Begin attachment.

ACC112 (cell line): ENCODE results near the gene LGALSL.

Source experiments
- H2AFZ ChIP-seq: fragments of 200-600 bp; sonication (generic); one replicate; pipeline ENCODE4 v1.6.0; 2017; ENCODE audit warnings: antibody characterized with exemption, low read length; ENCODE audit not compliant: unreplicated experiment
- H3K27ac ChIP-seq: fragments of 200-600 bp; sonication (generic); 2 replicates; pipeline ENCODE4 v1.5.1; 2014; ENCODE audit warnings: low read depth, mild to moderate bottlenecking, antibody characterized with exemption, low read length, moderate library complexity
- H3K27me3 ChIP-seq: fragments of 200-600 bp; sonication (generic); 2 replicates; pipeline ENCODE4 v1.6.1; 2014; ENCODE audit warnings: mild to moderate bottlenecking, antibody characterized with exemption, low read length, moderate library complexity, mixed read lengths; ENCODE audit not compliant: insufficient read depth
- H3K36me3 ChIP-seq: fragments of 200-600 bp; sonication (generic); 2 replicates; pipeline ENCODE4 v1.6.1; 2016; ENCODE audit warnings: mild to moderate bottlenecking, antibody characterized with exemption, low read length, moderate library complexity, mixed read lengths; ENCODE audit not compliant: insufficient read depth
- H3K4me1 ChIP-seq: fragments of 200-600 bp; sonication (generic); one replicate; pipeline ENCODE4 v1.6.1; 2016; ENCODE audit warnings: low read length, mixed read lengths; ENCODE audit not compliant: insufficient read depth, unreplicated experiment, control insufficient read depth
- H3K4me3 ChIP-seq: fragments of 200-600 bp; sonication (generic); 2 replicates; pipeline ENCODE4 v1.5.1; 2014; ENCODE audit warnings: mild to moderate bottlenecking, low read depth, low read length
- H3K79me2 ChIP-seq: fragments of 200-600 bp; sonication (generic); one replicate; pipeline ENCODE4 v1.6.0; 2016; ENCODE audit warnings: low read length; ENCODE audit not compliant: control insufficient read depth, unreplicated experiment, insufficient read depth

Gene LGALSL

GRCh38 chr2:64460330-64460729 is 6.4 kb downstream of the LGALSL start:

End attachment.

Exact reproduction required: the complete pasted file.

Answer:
ACC112 (cell line): ENCODE results near the gene LGALSL.

Source experiments
- H2AFZ ChIP-seq: fragments of 200-600 bp; sonication (generic); one replicate; pipeline ENCODE4 v1.6.0; 2017; ENCODE audit warnings: antibody characterized with exemption, low read length; ENCODE audit not compliant: unreplicated experiment
- H3K27ac ChIP-seq: fragments of 200-600 bp; sonication (generic); 2 replicates; pipeline ENCODE4 v1.5.1; 2014; ENCODE audit warnings: low read depth, mild to moderate bottlenecking, antibody characterized with exemption, low read length, moderate library complexity
- H3K27me3 ChIP-seq: fragments of 200-600 bp; sonication (generic); 2 replicates; pipeline ENCODE4 v1.6.1; 2014; ENCODE audit warnings: mild to moderate bottlenecking, antibody characterized with exemption, low read length, moderate library complexity, mixed read lengths; ENCODE audit not compliant: insufficient read depth
- H3K36me3 ChIP-seq: fragments of 200-600 bp; sonication (generic); 2 replicates; pipeline ENCODE4 v1.6.1; 2016; ENCODE audit warnings: mild to moderate bottlenecking, antibody characterized with exemption, low read length, moderate library complexity, mixed read lengths; ENCODE audit not compliant: insufficient read depth
- H3K4me1 ChIP-seq: fragments of 200-600 bp; sonication (generic); one replicate; pipeline ENCODE4 v1.6.1; 2016; ENCODE audit warnings: low read length, mixed read lengths; ENCODE audit not compliant: insufficient read depth, unreplicated experiment, control insufficient read depth
- H3K4me3 ChIP-seq: fragments of 200-600 bp; sonication (generic); 2 replicates; pipeline ENCODE4 v1.5.1; 2014; ENCODE audit warnings: mild to moderate bottlenecking, low read depth, low read length
- H3K79me2 ChIP-seq: fragments of 200-600 bp; sonication (generic); one replicate; pipeline ENCODE4 v1.6.0; 2016; ENCODE audit warnings: low read length; ENCODE audit not compliant: control insufficient read depth, unreplicated experiment, insufficient read depth

Gene LGALSL

GRCh38 chr2:64460330-64460729 is 6.4 kb downstream of the LGALSL start: